In regards to side-by-side comparisons, you will get a lot of interesting messages if you even suggest (for instance) that the FA 35/2 is better value than the DA*35/2.8 while delivering equivalent performance. Rather than start a war on the forum, you might want to check out the reviews at photozone.de. The list of Pentax reviews, while not exhaustive, is still pretty good. At least they are backed by quantitative data.

So, what do you get with a "*" or "Limited" lens?
  • State of the art optical design
  • Better build than Pentax's normal line
  • Presumably better QC than Pentax's normal line
  • Pride of ownership
  • A lighter wallet

As mentioned above, almost all the manual Pentax primes are winners though there is a price to be paid in terms of convenience and condition. There are also the various cult classics and value leaders outside the Pentax line.

Steve

BTW...my mantra is 85% of the bang for 60% of the buck. See my signature to confirm!


Last edited by stevebrot; 10-28-2008 at 03:46 PM.
10-28-2008, 03:21 PM   #5
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I'll start by saying that I don't have a series of lenses in any focal length that goes all the way to the last AF model. But I have enough duplicates that I've found some patterns.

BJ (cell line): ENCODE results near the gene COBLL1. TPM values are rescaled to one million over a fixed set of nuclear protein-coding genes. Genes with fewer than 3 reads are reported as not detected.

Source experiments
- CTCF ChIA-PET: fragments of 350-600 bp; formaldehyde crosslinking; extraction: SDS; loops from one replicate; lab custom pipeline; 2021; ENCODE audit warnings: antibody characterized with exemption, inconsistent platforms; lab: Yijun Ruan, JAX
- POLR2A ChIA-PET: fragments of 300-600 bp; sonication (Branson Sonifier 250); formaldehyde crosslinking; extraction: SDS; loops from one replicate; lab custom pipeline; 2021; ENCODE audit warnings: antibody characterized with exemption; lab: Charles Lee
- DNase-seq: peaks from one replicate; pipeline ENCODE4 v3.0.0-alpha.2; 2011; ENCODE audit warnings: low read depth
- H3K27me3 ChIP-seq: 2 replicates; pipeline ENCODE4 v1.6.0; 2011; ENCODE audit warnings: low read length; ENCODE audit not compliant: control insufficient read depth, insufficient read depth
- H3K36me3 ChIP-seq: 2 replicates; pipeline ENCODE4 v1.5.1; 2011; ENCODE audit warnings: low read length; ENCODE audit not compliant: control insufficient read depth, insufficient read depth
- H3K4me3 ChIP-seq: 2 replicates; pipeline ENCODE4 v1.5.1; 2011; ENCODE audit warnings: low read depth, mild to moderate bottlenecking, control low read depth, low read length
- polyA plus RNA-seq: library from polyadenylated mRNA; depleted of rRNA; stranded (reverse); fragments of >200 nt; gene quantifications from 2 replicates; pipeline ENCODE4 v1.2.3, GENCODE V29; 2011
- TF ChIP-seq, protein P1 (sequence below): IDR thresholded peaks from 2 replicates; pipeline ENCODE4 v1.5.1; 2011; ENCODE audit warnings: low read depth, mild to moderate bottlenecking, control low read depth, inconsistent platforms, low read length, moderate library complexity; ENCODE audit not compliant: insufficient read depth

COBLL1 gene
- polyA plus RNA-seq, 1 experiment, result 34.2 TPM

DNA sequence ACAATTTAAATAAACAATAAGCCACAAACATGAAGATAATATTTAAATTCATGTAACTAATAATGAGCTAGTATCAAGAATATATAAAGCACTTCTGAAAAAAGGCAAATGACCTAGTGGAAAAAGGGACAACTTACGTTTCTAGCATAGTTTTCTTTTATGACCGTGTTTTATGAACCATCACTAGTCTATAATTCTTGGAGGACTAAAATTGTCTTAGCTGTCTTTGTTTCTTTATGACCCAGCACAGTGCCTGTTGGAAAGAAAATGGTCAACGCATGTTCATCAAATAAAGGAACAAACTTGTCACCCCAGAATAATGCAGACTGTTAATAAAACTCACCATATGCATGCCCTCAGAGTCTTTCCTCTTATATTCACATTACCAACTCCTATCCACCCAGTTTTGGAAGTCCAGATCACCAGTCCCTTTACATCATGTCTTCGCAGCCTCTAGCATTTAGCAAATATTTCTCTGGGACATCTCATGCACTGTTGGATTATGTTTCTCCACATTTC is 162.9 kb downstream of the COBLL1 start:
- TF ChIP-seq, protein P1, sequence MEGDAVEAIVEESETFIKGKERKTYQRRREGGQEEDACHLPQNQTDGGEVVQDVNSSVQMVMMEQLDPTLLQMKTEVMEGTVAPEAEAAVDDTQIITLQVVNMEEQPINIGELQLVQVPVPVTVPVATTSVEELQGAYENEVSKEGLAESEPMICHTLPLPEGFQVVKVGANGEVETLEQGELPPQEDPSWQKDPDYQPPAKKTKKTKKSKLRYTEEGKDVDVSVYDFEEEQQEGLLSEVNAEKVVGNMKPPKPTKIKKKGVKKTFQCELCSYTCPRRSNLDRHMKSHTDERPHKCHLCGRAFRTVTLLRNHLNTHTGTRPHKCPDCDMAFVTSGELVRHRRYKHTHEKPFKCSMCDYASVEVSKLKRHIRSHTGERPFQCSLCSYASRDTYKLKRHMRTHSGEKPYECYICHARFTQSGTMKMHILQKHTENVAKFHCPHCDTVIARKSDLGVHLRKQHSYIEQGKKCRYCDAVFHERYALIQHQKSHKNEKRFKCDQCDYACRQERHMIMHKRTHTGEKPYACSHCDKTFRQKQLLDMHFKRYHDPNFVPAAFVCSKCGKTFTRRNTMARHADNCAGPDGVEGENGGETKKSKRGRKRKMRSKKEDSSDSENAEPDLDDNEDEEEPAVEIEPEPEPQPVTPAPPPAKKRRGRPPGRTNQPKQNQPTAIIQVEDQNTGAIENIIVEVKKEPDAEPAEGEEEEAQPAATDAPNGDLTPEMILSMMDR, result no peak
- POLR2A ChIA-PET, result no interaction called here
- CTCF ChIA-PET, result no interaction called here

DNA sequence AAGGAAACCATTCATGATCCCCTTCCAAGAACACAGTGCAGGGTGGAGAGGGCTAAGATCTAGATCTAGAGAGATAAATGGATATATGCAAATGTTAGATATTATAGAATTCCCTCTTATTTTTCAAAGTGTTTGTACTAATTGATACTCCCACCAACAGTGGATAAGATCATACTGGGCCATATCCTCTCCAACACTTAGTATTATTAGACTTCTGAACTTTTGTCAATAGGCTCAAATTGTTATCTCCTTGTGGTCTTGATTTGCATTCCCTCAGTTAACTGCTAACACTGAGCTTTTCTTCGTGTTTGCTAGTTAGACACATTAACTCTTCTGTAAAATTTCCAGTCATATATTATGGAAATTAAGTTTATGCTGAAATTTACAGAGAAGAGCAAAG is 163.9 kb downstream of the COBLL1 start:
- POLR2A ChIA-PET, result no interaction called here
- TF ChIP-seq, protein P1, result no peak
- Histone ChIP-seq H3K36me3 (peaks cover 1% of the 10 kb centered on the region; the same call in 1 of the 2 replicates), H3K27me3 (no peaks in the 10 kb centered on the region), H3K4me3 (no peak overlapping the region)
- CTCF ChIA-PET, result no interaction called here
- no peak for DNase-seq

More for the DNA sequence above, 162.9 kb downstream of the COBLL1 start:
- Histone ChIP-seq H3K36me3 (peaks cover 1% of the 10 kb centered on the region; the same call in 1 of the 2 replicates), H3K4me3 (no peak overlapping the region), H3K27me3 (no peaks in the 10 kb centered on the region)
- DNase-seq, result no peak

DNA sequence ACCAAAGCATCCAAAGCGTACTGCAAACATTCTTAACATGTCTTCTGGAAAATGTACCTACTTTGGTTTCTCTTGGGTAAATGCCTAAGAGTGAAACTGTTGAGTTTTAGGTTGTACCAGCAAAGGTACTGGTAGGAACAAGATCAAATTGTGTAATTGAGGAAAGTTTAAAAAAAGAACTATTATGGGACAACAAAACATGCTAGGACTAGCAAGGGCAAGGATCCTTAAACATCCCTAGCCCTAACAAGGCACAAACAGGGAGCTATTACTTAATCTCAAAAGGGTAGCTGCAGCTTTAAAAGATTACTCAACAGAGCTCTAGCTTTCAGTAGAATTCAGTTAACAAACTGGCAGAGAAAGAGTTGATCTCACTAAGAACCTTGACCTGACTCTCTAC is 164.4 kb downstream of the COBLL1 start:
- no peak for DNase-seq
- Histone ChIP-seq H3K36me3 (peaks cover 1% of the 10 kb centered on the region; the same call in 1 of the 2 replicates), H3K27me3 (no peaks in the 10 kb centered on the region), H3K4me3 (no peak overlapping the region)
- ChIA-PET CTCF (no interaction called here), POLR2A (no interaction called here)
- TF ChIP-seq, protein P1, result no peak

28mm - I have or have had in the past year something like 7 primes at this length, plus the 16-45 zoom. My conclusion? There isn't much difference between the SMC-A, the SMC Tak, and the Super Tak. Being extremely picky, in good conditions, the A resolves a bit better, then the Super, then the SMC. If I had different samples, the order is likely to be different. I would expect this pattern to continue if I had an AF Pentax 28.

Third party lenses make it more interesting - they do things the Pentaxes won't or don't. Such as: focus closer, or do cool bokeh, or maintain saturation better... usually at the expense of some bit of resolution.